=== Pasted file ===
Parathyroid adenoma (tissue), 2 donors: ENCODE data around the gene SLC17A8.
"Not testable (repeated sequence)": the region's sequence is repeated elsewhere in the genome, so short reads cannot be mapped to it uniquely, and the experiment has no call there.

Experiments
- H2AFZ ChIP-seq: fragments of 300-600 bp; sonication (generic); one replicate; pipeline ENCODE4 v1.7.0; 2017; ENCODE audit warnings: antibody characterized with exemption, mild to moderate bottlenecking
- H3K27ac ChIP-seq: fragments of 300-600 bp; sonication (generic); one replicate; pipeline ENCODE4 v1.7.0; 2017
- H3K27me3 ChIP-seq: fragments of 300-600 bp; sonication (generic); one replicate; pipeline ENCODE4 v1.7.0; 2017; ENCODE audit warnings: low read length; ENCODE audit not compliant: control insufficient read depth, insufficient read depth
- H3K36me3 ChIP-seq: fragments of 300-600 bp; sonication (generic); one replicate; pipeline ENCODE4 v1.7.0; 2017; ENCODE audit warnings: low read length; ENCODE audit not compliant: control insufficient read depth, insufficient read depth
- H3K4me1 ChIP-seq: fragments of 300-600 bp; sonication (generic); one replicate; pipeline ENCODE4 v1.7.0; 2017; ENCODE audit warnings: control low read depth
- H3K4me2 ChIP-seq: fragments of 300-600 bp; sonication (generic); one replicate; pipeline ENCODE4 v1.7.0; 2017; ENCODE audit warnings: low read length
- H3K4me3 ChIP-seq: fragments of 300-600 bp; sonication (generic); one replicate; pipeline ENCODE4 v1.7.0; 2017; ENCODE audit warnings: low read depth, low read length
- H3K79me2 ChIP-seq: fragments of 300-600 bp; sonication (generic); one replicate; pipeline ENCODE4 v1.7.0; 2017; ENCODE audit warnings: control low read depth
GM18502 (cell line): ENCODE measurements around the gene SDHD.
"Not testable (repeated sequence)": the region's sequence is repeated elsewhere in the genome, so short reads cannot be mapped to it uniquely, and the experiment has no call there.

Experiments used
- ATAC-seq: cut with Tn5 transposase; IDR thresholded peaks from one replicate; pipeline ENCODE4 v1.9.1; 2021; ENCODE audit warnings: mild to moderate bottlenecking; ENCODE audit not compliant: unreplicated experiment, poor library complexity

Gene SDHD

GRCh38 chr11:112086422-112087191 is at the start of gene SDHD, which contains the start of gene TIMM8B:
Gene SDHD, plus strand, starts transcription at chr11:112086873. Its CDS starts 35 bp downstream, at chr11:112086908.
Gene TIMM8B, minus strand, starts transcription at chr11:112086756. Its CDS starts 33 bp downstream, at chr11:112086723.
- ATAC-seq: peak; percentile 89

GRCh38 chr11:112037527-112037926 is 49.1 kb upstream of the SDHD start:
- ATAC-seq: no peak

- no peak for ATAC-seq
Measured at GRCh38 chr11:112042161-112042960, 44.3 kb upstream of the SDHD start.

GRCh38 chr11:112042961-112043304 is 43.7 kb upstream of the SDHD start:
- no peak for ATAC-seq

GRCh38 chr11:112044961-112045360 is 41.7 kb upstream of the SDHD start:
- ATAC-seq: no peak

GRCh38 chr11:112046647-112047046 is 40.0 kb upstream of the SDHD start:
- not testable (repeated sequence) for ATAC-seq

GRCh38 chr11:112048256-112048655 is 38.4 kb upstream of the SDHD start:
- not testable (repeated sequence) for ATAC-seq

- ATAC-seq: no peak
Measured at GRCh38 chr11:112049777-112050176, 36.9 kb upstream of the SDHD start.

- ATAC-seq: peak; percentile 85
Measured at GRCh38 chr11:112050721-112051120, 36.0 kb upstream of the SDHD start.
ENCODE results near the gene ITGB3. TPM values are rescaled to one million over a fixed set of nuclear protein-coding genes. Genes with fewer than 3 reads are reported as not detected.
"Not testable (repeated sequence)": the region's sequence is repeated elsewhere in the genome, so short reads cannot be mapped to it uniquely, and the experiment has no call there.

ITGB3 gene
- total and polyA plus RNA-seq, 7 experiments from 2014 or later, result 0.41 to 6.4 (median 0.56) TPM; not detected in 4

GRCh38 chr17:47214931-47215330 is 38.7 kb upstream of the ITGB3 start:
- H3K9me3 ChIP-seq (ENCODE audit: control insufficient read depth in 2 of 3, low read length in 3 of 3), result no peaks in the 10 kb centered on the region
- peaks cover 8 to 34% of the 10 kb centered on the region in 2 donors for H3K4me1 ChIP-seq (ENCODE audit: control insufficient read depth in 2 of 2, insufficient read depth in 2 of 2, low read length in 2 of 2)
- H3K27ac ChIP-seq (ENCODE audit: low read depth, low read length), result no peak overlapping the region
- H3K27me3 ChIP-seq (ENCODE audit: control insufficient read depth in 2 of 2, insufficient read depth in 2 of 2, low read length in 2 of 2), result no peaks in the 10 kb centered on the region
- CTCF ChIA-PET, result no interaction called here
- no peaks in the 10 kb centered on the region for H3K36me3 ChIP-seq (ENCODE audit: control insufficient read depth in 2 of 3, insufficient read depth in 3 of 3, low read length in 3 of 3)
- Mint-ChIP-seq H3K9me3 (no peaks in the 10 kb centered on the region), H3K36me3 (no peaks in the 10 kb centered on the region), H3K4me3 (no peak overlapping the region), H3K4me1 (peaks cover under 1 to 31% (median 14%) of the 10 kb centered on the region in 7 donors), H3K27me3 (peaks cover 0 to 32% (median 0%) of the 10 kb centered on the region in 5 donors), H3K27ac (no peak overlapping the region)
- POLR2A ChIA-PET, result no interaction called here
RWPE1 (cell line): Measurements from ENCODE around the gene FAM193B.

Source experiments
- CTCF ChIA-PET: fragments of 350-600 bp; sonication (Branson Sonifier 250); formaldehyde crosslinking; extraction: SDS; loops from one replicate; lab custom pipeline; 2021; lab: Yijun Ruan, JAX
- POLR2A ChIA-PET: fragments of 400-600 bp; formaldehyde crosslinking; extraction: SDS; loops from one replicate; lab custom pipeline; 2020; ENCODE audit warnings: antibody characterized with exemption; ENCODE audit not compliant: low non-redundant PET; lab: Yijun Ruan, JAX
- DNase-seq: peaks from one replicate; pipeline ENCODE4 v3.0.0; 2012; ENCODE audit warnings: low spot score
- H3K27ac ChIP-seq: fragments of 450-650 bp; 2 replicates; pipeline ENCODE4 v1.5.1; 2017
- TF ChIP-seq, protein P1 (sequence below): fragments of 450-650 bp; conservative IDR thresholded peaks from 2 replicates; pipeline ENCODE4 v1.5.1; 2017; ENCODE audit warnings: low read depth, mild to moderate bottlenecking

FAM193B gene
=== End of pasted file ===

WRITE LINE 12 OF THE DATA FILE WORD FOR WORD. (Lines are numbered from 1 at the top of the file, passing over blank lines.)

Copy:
GM18502 (cell line): ENCODE measurements around the gene SDHD.